The court commented on the leaps of logic and speculation that would be required: "There is no way to determine that a given black American today is worse off by a specific, calculatable sum of money (or monetized emotional harm) as a result of the conduct of one or more of the defendants." Additionally, the court said the plaintiffs generally lacked authority to sue on their ancestors' behalf. Based on Article III standing requirements, the court affirmed the district court's dismissal of the bulk of the claims, though it modified the dismissal to one without prejudice.
The court left some portions of the complaints intact, though questioning whether the plaintiffs would ultimately be able to prove their claims. First, the court said, it would assume, without deciding, that some of the plaintiffs are legal representatives of their slave ancestors.
Second, the court allowed to stand state fraud or consumer protection claims that plaintiff class members bought products or services from some of the defendants that they would not have bought had the defendants not concealed their involvement in slavery. "This claim has nothing to do with ancient violations.... It is a complaint of consumers' being deceived because sellers have concealed a material fact. The injury is the loss incurred by buying something that one wouldn't have bought had one known the truth about the product."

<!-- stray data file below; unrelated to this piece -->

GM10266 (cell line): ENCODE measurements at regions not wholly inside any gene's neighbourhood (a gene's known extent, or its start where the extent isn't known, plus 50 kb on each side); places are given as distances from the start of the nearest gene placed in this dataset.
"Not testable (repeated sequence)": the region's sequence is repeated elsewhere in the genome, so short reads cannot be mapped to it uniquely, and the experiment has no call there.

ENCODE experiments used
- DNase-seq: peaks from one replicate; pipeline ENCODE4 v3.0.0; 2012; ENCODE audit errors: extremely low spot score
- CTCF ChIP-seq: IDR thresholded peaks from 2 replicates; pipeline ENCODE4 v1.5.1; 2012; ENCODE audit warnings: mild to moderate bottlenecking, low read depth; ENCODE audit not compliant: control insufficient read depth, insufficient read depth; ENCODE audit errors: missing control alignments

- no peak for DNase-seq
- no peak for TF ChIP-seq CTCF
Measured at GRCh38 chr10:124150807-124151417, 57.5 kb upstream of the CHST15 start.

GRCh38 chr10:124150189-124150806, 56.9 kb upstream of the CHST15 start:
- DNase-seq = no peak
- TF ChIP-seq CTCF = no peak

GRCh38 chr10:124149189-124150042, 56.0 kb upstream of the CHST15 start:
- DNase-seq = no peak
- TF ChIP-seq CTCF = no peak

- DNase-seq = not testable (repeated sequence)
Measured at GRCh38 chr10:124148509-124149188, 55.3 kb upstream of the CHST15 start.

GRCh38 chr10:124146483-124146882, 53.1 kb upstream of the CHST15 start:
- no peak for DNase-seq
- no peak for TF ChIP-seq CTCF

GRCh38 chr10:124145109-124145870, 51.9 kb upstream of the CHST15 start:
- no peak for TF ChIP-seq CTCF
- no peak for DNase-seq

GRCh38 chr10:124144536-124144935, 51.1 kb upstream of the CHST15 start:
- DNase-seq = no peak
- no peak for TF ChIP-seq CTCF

Though the court commented that it knew of no consumer protection law which imposed any duty on sellers to disclose every discreditable fact about themselves that might deter potential buyers, it also remarked that "[a] seller who learns that some class of buyers would not buy his product if they knew it contained some component that he would normally have no duty to disclose, but fearing to lose those buyers falsely represents that the product does not contain the component, is guilty of fraud."